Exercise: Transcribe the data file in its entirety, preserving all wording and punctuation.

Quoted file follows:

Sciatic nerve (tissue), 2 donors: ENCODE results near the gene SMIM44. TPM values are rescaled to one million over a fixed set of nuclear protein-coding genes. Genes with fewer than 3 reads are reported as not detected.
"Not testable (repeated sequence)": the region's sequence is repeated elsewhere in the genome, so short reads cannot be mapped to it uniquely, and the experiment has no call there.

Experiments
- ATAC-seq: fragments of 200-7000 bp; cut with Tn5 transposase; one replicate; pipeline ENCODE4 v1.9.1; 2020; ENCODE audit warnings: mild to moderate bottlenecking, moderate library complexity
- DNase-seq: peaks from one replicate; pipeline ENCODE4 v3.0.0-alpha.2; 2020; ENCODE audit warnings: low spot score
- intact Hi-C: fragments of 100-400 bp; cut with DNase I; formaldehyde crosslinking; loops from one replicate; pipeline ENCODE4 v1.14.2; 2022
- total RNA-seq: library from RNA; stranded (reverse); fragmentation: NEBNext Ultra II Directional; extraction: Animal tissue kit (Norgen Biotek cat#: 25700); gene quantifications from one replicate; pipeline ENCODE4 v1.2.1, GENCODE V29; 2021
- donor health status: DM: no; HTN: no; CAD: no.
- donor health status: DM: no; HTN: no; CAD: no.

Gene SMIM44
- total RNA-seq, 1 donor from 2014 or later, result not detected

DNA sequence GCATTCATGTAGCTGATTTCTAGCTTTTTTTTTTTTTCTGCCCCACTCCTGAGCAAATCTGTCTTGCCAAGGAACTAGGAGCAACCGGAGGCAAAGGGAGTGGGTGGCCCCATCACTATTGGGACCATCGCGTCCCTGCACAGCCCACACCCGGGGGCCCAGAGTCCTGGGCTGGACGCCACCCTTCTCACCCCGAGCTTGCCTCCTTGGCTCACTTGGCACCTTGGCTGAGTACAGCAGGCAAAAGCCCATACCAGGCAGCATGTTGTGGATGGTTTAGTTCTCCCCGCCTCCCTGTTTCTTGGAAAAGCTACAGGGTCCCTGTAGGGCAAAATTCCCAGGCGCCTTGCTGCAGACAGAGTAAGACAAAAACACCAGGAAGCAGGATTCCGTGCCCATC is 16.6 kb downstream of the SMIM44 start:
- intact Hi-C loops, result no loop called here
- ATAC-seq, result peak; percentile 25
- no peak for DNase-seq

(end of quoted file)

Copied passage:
Sciatic nerve (tissue), 2 donors: ENCODE results near the gene SMIM44. TPM values are rescaled to one million over a fixed set of nuclear protein-coding genes. Genes with fewer than 3 reads are reported as not detected.
"Not testable (repeated sequence)": the region's sequence is repeated elsewhere in the genome, so short reads cannot be mapped to it uniquely, and the experiment has no call there.

Experiments
- ATAC-seq: fragments of 200-7000 bp; cut with Tn5 transposase; one replicate; pipeline ENCODE4 v1.9.1; 2020; ENCODE audit warnings: mild to moderate bottlenecking, moderate library complexity
- DNase-seq: peaks from one replicate; pipeline ENCODE4 v3.0.0-alpha.2; 2020; ENCODE audit warnings: low spot score
- intact Hi-C: fragments of 100-400 bp; cut with DNase I; formaldehyde crosslinking; loops from one replicate; pipeline ENCODE4 v1.14.2; 2022
- total RNA-seq: library from RNA; stranded (reverse); fragmentation: NEBNext Ultra II Directional; extraction: Animal tissue kit (Norgen Biotek cat#: 25700); gene quantifications from one replicate; pipeline ENCODE4 v1.2.1, GENCODE V29; 2021
- donor health status: DM: no; HTN: no; CAD: no.
- donor health status: DM: no; HTN: no; CAD: no.

Gene SMIM44
- total RNA-seq, 1 donor from 2014 or later, result not detected

DNA sequence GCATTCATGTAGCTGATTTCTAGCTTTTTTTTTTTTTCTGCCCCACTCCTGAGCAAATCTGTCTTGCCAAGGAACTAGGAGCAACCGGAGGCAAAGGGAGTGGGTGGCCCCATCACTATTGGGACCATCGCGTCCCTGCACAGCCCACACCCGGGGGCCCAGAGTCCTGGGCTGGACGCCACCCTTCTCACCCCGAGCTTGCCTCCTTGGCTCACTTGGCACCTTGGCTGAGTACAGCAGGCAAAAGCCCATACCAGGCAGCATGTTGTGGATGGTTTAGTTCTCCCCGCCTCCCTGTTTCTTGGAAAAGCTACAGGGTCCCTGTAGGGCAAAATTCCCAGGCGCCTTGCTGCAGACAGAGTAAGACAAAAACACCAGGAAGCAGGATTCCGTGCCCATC is 16.6 kb downstream of the SMIM44 start:
- intact Hi-C loops, result no loop called here
- ATAC-seq, result peak; percentile 25
- no peak for DNase-seq